Professor Lauri Parkkonen at Aalto University, in collaboration with other researchers, is working towards a “biobank” of functional brain measurements and other digital brain data to enable earlier and better diagnoses of brain disorders. Unfortunately, the current legislation recognises only physical tissue samples for a biobank.
Lauri Parkkonen is a Professor at the Department of Neuroscience and Biomedical Engineering and Director of Aalto Brain Centre, Aalto University. He has worked with brain imaging methods for his whole career. His research focuses on the development of the magnetoencephalography (MEG) methodology and on its application in brain research. The strength of MEG is in its ability to measure brain function at high temporal and good spatial resolution.
“The functioning of the brain, and how it can do what it seemingly effortlessly does, has interested me for so long that I don’t even remember when the interest started,” says Parkkonen.
MEG is a non-invasive medical imaging technique that utilises a set of sensors to detect and record the magnetic fields generated by the electrical activity of the brain. These sensors produce data that can help scientists understand how the brain responds to stimuli such as speech, music, images, and movies.
Moreover, MEG allows scientists to study how the brain develops and changes over time, and how different brain regions are connected and communicate with each other.
One of the most important applications of MEG is in the diagnosis and treatment planning of neurological disorders, such as epilepsy and brain tumours. MEG can identify and locate abnormal brain activity in patients and help doctors determine the best course of surgical treatment.
By providing detailed information about brain activity and connectivity, MEG is paving the way for new discoveries in neuroscience and improving our understanding of brain disorders.
“MEG is a niche in which we are among the best in the world,” Parkkonen says. “Otaniemi has a long tradition in both the development and application of MEG.”
Researchers are developing new clinical applications for MEG. For example, it may be used to map out how tumours change brain function. Unlike any other imaging modality, MEG could also be used to objectively determine the effects of mild head trauma. Another significant clinical application could be in the early diagnosis of progressive memory disorders.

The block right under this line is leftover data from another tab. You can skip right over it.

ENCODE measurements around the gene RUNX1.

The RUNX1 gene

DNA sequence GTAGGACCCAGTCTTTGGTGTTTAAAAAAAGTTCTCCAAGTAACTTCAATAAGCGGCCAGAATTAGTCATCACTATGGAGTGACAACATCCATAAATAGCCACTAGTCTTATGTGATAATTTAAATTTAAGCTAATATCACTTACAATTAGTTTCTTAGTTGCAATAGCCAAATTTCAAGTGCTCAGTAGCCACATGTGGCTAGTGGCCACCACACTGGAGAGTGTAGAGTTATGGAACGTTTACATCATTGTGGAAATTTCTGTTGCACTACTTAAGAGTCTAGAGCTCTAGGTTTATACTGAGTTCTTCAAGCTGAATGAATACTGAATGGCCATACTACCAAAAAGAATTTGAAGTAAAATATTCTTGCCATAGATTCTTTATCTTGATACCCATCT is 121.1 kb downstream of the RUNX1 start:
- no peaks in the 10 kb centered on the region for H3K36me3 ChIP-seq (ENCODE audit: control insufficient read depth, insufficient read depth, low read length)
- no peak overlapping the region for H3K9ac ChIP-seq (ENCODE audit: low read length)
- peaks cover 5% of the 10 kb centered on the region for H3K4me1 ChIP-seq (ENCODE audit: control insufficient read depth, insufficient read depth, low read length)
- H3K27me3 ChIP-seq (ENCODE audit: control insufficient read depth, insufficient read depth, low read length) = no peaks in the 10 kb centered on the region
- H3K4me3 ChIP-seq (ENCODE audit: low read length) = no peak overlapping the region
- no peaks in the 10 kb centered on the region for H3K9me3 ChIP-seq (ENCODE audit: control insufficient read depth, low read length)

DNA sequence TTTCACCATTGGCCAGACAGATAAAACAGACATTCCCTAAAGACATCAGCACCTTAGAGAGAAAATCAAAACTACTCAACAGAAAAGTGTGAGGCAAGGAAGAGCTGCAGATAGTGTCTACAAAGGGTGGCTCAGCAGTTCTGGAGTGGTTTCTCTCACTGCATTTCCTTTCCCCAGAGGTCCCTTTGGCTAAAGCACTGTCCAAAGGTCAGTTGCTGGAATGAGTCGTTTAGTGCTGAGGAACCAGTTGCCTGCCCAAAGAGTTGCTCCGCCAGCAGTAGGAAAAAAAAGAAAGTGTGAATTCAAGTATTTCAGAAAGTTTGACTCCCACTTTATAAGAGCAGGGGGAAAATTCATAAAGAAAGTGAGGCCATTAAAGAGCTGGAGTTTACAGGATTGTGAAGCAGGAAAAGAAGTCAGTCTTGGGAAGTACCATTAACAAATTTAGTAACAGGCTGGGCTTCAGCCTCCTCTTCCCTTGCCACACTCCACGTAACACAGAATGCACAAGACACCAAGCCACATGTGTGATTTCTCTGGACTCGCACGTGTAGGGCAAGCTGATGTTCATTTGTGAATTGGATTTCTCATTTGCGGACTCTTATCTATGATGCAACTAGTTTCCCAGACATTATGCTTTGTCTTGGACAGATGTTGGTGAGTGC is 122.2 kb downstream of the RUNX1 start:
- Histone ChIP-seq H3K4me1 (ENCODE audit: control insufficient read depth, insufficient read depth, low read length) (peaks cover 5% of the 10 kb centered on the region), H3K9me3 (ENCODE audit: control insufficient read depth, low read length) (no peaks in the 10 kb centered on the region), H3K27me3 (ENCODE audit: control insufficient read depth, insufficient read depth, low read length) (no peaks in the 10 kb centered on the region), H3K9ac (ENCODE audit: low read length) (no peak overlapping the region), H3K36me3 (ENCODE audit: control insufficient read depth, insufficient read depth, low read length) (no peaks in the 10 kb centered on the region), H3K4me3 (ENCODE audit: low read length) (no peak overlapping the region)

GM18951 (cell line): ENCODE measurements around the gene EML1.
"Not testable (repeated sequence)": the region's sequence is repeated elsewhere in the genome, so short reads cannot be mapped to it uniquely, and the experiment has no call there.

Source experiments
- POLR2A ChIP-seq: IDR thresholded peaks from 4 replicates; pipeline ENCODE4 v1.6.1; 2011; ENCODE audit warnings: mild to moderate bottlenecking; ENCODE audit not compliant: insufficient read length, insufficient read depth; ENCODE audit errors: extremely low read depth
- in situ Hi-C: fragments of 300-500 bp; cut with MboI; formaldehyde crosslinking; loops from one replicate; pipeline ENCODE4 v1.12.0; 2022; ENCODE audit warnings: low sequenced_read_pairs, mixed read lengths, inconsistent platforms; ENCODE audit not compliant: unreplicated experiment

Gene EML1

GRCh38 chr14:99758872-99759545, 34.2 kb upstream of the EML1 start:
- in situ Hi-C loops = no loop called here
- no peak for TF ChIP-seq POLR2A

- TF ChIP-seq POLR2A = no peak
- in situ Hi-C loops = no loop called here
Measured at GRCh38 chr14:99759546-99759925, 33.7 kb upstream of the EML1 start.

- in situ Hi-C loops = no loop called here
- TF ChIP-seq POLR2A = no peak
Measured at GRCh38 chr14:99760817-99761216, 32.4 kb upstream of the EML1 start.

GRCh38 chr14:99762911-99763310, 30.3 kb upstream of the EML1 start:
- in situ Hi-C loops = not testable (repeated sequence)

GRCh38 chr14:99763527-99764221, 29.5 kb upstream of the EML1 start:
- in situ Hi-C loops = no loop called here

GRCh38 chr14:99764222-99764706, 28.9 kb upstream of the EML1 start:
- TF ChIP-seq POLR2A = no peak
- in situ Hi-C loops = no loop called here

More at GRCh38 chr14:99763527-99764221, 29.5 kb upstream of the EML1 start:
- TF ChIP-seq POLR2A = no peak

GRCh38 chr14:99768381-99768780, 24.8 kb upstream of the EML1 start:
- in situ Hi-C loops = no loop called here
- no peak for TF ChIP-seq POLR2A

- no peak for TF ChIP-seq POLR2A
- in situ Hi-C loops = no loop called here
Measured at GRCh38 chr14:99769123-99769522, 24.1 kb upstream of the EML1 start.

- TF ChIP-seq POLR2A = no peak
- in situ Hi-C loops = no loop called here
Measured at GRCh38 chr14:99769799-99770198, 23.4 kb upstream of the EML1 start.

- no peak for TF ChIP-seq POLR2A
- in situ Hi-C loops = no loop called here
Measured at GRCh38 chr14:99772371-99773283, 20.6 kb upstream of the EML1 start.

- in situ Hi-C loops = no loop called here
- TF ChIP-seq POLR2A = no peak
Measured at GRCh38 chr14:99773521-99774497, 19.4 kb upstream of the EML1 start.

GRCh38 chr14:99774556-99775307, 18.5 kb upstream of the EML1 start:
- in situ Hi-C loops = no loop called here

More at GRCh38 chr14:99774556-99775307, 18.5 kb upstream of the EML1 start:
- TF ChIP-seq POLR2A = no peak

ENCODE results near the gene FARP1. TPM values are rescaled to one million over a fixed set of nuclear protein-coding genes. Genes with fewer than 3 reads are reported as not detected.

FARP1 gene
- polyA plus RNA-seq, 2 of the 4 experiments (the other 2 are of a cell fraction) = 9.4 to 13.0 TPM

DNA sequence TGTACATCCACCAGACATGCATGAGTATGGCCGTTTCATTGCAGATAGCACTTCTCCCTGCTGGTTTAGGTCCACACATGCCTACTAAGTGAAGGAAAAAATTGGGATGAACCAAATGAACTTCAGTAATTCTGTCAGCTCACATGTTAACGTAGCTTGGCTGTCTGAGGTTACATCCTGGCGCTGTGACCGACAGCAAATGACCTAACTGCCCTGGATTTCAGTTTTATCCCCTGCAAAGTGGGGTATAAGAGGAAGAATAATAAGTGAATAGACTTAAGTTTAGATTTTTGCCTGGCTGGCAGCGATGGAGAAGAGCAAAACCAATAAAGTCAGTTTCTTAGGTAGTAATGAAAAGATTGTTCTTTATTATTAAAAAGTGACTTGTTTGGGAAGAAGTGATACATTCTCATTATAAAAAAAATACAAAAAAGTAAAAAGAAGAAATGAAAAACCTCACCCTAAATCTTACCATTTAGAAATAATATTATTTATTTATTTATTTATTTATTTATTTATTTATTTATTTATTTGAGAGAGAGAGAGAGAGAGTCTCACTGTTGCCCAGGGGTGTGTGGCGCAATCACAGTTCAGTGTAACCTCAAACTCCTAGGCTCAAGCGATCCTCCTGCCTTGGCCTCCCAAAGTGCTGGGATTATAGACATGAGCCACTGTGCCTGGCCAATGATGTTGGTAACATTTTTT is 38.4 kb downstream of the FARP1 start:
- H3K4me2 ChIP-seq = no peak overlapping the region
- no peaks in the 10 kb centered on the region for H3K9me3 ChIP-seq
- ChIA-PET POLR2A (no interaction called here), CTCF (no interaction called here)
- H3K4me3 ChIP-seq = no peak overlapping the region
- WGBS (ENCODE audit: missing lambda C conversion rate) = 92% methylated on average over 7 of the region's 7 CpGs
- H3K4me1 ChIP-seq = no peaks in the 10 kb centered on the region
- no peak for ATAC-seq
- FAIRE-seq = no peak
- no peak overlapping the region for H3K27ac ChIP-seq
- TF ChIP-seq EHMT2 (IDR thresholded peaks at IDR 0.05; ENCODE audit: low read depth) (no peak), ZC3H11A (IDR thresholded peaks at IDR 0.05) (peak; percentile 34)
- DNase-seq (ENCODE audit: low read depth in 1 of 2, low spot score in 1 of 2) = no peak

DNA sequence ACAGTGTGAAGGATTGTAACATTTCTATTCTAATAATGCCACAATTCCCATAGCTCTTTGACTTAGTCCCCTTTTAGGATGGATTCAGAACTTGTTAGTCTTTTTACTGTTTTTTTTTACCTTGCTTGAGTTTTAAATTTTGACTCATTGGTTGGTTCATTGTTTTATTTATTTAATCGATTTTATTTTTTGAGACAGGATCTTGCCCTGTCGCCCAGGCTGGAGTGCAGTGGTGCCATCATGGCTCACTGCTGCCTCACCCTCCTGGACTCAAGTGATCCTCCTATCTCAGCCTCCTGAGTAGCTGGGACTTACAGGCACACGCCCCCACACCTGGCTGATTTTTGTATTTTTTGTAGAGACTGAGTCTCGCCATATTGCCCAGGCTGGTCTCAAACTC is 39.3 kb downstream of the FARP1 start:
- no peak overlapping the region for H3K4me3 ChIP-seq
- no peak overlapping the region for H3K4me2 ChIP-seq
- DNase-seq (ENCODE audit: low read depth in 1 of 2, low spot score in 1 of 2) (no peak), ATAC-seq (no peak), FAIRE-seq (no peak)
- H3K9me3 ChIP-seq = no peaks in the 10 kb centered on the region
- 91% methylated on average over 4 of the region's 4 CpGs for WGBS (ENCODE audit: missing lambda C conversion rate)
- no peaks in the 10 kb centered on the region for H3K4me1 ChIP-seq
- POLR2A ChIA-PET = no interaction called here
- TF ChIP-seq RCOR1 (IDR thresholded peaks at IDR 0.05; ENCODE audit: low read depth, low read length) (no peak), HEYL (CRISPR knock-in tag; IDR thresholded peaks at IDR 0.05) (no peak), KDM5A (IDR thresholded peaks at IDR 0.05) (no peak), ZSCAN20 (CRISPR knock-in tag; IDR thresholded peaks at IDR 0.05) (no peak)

“For example, at the early stages of Alzheimer’s, before clear-cut clinical symptoms, the diagnosis is difficult. Although there is no cure available yet, there are drugs that may slow down the progression of the disease, but these drugs should be given at the early stage of the disease to have an effect,” says Parkkonen.
However, even healthy brains differ from one another, resulting in interindividual variability in MEG recordings. Therefore, these potential clinical applications need a normative database so that MEG signals from a potentially diseased brain can be compared to a statistical model of a healthy brain. Parkkonen and his team have already largely developed a technical solution for this. They have been developing a digital biobank for brain images so that future diagnoses can be more accurate and research more streamlined. Their goal is to create an extensive collection of brain measurements of healthy people of all ages.
Helsinki Brain & Mind has been supporting Parkkonen by supplying his project with ERDF funding and inviting other key stakeholders in the capital region to participate.
As Parkkonen emphasises: “To make this databank succeed, it can’t be done alone. It is a joint effort, and it requires content contributions from many organisations.”
The team has also created a pilot measurement protocol that is ideal for collecting brain measurements for biobanking purposes.
“We needed to determine what stimuli we should present in the measurement to get versatile information about the brain’s functioning without the measurement taking too long,” Parkkonen says.
However, there is a significant obstacle in the way.
The current Finnish biobank law only recognises physical tissue samples, such as blood, and their derivatives as something that can be deposited in a biobank. There are no legal alternatives for reusing brain images.
“The law should be updated,” Parkkonen says. “It doesn’t recognise sole digital samples.”
Parkkonen, his team, and collaborators at HUS have tried to influence the lawmakers to include digital-only samples but revising the law is a long process.
As long as the current law remains unchanged, Parkkonen believes that collaboration with existing biobanks is an option. The large-scale genome project FinnGen that combines multiple biobanks has shown interest in collaborating with Parkkonen.
“By working with existing biobanks, we will be able to select the ideal study population to be invited for MEG measurements,” Parkkonen concludes.
Professor at the Department of Neuroscience and Biomedical Engineering, Director of Aalto Brain Centre, Aalto University.
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